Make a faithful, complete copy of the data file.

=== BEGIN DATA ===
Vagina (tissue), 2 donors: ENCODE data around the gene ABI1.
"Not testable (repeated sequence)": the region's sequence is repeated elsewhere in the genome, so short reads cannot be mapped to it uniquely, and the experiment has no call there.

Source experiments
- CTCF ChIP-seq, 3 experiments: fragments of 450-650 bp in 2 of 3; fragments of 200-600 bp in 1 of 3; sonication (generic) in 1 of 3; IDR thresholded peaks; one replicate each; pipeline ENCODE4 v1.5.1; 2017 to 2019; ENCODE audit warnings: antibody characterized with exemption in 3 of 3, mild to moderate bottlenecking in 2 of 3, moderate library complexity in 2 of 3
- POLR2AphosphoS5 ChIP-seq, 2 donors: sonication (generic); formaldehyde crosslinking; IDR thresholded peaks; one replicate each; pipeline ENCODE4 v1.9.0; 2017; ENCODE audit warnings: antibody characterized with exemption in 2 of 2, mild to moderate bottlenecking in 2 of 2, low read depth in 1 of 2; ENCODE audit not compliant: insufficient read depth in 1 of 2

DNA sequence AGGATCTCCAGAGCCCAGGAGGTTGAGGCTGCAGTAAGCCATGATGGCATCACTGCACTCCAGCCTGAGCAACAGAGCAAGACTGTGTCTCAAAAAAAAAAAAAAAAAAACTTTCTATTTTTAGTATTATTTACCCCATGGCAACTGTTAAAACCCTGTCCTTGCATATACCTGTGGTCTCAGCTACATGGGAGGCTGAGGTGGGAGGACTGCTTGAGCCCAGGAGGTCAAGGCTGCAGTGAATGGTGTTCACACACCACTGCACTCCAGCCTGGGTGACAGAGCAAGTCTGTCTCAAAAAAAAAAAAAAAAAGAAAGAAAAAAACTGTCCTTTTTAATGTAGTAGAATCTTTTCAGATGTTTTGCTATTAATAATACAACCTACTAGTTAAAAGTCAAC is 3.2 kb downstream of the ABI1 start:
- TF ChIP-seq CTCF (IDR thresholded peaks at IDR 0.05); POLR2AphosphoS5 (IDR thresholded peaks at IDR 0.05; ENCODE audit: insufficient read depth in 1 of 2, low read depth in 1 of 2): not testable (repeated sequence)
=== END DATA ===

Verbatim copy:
Vagina (tissue), 2 donors: ENCODE data around the gene ABI1.
"Not testable (repeated sequence)": the region's sequence is repeated elsewhere in the genome, so short reads cannot be mapped to it uniquely, and the experiment has no call there.

Source experiments
- CTCF ChIP-seq, 3 experiments: fragments of 450-650 bp in 2 of 3; fragments of 200-600 bp in 1 of 3; sonication (generic) in 1 of 3; IDR thresholded peaks; one replicate each; pipeline ENCODE4 v1.5.1; 2017 to 2019; ENCODE audit warnings: antibody characterized with exemption in 3 of 3, mild to moderate bottlenecking in 2 of 3, moderate library complexity in 2 of 3
- POLR2AphosphoS5 ChIP-seq, 2 donors: sonication (generic); formaldehyde crosslinking; IDR thresholded peaks; one replicate each; pipeline ENCODE4 v1.9.0; 2017; ENCODE audit warnings: antibody characterized with exemption in 2 of 2, mild to moderate bottlenecking in 2 of 2, low read depth in 1 of 2; ENCODE audit not compliant: insufficient read depth in 1 of 2

DNA sequence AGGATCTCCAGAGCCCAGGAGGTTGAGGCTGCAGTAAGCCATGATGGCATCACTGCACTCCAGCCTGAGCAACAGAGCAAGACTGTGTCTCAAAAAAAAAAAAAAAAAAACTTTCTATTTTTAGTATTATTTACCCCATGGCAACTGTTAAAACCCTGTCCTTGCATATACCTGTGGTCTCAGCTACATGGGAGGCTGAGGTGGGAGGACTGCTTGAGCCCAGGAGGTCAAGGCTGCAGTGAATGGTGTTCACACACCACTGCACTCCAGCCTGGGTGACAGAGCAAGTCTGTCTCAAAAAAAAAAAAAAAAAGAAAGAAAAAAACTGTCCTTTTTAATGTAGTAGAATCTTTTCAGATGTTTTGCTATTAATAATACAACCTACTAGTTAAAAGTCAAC is 3.2 kb downstream of the ABI1 start:
- TF ChIP-seq CTCF (IDR thresholded peaks at IDR 0.05); POLR2AphosphoS5 (IDR thresholded peaks at IDR 0.05; ENCODE audit: insufficient read depth in 1 of 2, low read depth in 1 of 2): not testable (repeated sequence)